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Vice Chair, University of California, Davis School of Medicine

The pattern that emerged over the 1970s and 1980s was the recognition that major environmental threats were posed by globally powerful institutions cholesterol test do you need to fast cheap vytorin 20mg mastercard, such as multinational corporations cholesterol ratio paleo generic vytorin 30 mg on-line, and multilateral development banks such as the World Bank cholesterol lowering foods south africa buy vytorin 30 mg with mastercard, whose operations reach every city cholesterol chart for males purchase cheapest vytorin and vytorin, village field and forest worldwide. Suddenly, it seems, only "global" environmental problems exist, and it is taken for granted that their solution can only be "global". In this chapter I shall look more closely at what the concept of the "global" conceals and projects, how it builds power relations around environmental issues, and how it transforms the environmental crisis from being a reason for change into a reason for strengthening the status quo. The life of all people, including the poor of the Third World, or the life of the planet, is not at the centre of concern in international negotiations on global environmental issues. The "global" in the dominant discourse is the political space in which a particular dominant local seeks global control, and frees itself of local, national and international restraints. The global does not represent the universal human interest, it represents a particular local and parochial interest which has been globalized through the scope of its reach. The seven most powerful countries, the G-7, dictate global affairs, but the interests that guide them remain narrow, local and parochial. It is a Bank where decisions are based on the voting power weighted by the economic and political power of donors, and in this decision-making it is the communities who pay the real price and the real donors (such as the tribals of Narmada Valley whose lives are being destroyed by a Bank financed mega-dam) but have no say. The "global" of today reflects a modern version of the global reach of a handful of British merchant adventurers who, as the East India Company, later the British Empire, raided and looted large areas of the world. Over the past 500 years of colonialism, whenever this global reach has been threatened by resistance, the language of opposition has been co-opted, redefined and used to legitimize future control. The environment movement revealed the environmental and social costs generated by maldevelopment, conceived of and financed by such institutions as the World Bank. Now, however, the language of the environment is itself being taken over and made the reason for strengthening such "global" institutions and increasing their global reach. In addition to the legitimacy derived from coopting the language of dissent is the legitimization that derives from a false notion that the globalized "local" is some form of hierarchy that reflects geographical and democratic spread, and to which lower order hierarchies should somehow be subservient. Operationalizing undemocratic development projects was based on a similar false notion of "national interest", and every local interest felt morally compelled to make sacrifices for what seemed the larger interest. It was this moral compulsion that led each community to make way for the construction of mega-dams in post-independence India. Only during the 1980s, when the different "local" interests met nationwide, did they realize that what was projected as the "national interest" was, in fact, the electoral interests of a handful of politicians financed by a handful of contractors, such as J. Against the narrow and selfish interest that had been elevated to the status of "national" interest, the collective effort of communities engaged in resistance against large dams began to emerge as the real though subjugated national interest. Instead of extending environmental concern and action, the recent emergence of a focus on "global" environmental problems has in fact narrowed the agenda. The multiple environmental concerns that emerged from the grassroots, including the forest, and the water crises, toxic and nuclear hazards and so on have been marginalized. The exclusion of other concerns from the global agenda is spurious, since, for example, the nuclear and chemical industries operate globally, and the problems they generate in every local situation are related to their global reach. The construction becomes a political tool not only to free the dominant destructive forces operating worldwide from all responsibility for all the destruction on to the communities that have no global reach. Through a shift from present to future, the North gains a new political space in which to control the South. It also creates the economic base, since through conventions and protocols, the problem is reduced to technology and aid transfer. The financial resources that go into the Montreal Protocol Fund for transfer of technology are in effect subsidies for Dupont and others, not for the Third World. The erosion of biodiversity is another area in which control has been shifted from the South to the North through its identification as a global problem. But biodiversity is a resource over which local communities and nations have sovereign rights. Globalization becomes a political means to erode these sovereign rights, and a means to shift control over and access to biological resources from the gene-rich South to the genepoor North. Through its global reach, the North exists in the South, but the South exists only within itself, since it has no global reach. Solutions to the global environmental problems can come only from the global, that is the North. Since the North has abundant industrial technology and capital, if it has to provide a solution to environmental problems, they must be reduced to a currency that the North dominates. The problem of ecology is transformed into a problem of technology transfer and finance.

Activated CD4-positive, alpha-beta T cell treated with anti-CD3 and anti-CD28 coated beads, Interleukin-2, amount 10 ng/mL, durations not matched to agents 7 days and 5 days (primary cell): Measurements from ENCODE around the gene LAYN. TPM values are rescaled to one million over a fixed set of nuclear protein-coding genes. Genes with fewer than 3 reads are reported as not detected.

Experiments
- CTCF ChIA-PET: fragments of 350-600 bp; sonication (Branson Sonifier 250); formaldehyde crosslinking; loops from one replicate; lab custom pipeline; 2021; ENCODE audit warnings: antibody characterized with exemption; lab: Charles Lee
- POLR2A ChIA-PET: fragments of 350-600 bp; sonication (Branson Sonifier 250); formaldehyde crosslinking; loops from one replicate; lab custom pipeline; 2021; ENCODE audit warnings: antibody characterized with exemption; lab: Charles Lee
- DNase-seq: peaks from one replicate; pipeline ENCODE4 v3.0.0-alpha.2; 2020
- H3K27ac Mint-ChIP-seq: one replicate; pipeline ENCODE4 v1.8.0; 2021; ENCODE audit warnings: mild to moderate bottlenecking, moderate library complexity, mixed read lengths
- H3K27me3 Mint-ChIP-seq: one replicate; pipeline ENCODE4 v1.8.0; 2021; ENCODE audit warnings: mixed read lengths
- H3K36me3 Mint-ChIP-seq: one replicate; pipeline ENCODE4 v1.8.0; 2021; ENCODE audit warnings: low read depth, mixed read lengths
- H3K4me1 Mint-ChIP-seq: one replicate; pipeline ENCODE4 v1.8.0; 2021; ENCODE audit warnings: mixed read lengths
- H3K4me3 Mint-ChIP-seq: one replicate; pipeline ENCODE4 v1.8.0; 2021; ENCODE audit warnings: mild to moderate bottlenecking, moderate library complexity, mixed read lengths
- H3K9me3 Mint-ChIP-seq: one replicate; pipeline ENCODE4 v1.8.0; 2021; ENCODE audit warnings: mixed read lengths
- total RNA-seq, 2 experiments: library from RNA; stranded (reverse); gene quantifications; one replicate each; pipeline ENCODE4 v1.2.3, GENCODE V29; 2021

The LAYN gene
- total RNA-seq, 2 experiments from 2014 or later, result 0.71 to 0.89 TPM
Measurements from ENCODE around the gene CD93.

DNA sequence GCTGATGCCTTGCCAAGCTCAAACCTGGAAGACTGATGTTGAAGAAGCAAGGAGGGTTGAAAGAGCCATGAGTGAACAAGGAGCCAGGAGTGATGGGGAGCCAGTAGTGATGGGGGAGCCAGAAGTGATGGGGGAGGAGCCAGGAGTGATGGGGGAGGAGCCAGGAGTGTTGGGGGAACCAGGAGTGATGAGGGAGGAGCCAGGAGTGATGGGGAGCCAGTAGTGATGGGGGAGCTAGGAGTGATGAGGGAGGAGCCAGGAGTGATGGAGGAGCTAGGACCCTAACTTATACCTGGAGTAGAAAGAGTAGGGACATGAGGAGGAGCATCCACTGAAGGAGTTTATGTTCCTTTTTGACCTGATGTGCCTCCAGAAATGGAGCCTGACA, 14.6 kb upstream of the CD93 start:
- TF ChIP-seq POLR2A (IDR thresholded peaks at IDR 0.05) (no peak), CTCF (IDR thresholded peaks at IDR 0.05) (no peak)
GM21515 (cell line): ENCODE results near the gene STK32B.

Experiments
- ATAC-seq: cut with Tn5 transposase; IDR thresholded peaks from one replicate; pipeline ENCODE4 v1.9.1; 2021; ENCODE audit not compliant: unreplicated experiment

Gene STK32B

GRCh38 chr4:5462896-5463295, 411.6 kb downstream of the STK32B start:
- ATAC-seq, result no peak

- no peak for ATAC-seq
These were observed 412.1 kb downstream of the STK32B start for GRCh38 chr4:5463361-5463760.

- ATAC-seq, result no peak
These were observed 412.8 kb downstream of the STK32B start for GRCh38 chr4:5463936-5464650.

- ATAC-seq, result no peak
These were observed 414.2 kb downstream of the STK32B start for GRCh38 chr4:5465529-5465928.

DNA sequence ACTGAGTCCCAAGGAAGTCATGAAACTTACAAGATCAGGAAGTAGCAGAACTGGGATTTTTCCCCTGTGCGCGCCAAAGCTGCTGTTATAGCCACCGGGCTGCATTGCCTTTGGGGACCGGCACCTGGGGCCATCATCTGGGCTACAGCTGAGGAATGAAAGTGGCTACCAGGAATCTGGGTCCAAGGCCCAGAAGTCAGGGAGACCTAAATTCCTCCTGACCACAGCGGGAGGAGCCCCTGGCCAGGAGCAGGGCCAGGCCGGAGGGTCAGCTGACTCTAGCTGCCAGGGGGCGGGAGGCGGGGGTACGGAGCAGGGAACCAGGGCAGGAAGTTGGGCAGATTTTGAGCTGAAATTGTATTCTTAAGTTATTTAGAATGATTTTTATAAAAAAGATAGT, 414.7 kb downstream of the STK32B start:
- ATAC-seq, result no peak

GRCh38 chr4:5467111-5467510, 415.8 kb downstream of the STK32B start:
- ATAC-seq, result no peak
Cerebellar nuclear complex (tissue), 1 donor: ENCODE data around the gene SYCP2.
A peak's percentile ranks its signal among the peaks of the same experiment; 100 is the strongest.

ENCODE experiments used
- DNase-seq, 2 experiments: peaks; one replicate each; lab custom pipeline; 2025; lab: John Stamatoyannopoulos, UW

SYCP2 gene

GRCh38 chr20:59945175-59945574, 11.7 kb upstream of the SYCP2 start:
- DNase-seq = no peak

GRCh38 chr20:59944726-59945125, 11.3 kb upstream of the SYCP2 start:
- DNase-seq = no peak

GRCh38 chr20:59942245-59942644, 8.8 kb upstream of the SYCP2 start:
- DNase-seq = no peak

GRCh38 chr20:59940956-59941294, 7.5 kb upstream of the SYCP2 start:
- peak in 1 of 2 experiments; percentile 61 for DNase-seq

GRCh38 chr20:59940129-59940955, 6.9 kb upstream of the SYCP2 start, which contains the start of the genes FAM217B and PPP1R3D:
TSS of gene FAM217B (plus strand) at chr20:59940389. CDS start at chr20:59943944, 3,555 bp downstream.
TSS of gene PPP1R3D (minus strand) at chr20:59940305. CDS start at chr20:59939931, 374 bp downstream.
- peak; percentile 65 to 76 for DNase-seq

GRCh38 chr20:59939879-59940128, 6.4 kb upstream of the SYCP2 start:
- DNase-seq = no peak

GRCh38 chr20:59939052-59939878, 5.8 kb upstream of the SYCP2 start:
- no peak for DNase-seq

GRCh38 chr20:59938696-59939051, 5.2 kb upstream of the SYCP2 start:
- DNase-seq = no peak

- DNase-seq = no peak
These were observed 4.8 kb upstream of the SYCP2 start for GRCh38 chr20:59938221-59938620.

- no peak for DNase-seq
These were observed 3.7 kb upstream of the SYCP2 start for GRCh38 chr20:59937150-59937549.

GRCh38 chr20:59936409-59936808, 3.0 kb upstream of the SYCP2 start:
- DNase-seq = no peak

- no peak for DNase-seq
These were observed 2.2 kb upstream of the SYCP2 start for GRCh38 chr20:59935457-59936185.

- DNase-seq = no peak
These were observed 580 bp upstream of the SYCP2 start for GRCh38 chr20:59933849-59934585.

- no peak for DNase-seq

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In temperate and tropical regions cholesterol test principle cheap 30mg vytorin mastercard, land transformation from forests to pastures has been extensive cholesterol levels range chart order vytorin online pills. Forest removal and conversion to pastures and croplands is key driver of deforestation cholesterol kid definition buy vytorin canada, especially in tropical regions of the Americas cholesterol test nz order vytorin 20 mg amex. For example, in Brazil 70­80% of deforestation was estimated to have resulted from the development of livestock systems (Tourrand et al. A variety of grazing land management strategies exist to promote restoration of degraded grazing lands. Land degradation can be prevented and reversed through applying appropriate grazing management strategies, with strategies differing greatly in the ease and cost of implementation (see also Chapter 6, Section 6. Following on the example given above, in response to deteriorating grassland conditions in Mongolia during the late 1990s, community-based conservation initiatives were created to implement grassland conservation programs, develop alternative livelihoods for local communities and enhance communication between communities, national park administrators, and local government officials. After nearly a decade, both grassland productivity and median incomes increased (Leisher et al. Although the absence or breakdown of social norms and traditional practices and the absence of land rights and land tenure policies may increase the risk of land degradation from poor livestock management practices, there is evidence that the creation of community based grazing land practices that target both grassland conservation and livelihoods may provide benefits to nature and humans (Leisher et al. Grazing pressure from the dominant livestock types are highly variable across regions of the world. Trend in animal numbers over the time period from 2000 through 2009 have mostly been stable or decreasing across 80% of the regions. Southern Asia has seen the largest increases in animal density over this time period. World grazing land area has declined globally but there are clear differences in these trends across regions. Croplands include both land under permanent crops and arable land which includes temporary crops, temporary meadows for mowing or pasture, gardens, and land temporarily fallow for less than five years ( Fewer than 20 crops are planted on more than three quarters of global croplands (Foley et al. Many studies have shown that modifying diets provides ample opportunities to meet societal demands without amplifying existing pressures on natural ecosystems (Bajzelj et al. This is being driven by two factors: an increase in global population and a switch to higher animal protein diets with increased standards of living. Changes in socio-cultural values to lower meat diets may reduce the demand for production in this sector in the future (Thornton, 2010). Demand for bioenergy Increased demand for bioethanol and biodiesel from crop products translated into a small area of land use in absolute terms. This policy emphasis initially took the shape of a set of supports for biofuel production, then with increasing concerns about the social and environmental impacts of biofuels, policies have been reoriented towards a more restrained role for biofuels. Bioenergy could become a severe driver of land degradation (see Chapter 7, Section 7. A review of 53 studies on impacts of bioenergy crops on biodiversity showed that these impacts are mostly negative, especially in tropical regions (Immerzeel et al. Growing population and changing consumption patterns Between 1963-2005, global cropland for food increased by some 270 M ha. Over that whole period, 26% of this expansion was attributed to dietary changes and 74% to population increase, but these two drivers are becoming equal over time with rising incomes (Kastner et al. Rising household incomes are typically associated with an increased consumption of meat, dairy products, sugars and oils, and leisure crops such as coffee, tea and cocoa (Alexander et al. These commodities were responsible for the majority of net expansion in recent decades (Rueda & Lambin 2014). Indeed, half of the additional cropland production since 1963 is associated with the increased demand for animal feed (Alexander et al. Other recent changes include emerging markets for diverse fruits, nuts and other products (Hecht, 2014). Land-use change related to bioenergy crop expansion has been shown to result in habitat loss, alterations in species richness and abundance, and biological homogenization. Appropriate land-use planning can contribute to reduce the negative impacts of bioenergy crops (Joly et al. Technological advances Between 1961-1990, most of the growth in agricultural output came through increased inputs of labour, capital, and material per unit area of agricultural land (Fuglie, 2012; Fuglie & Rada, 2015).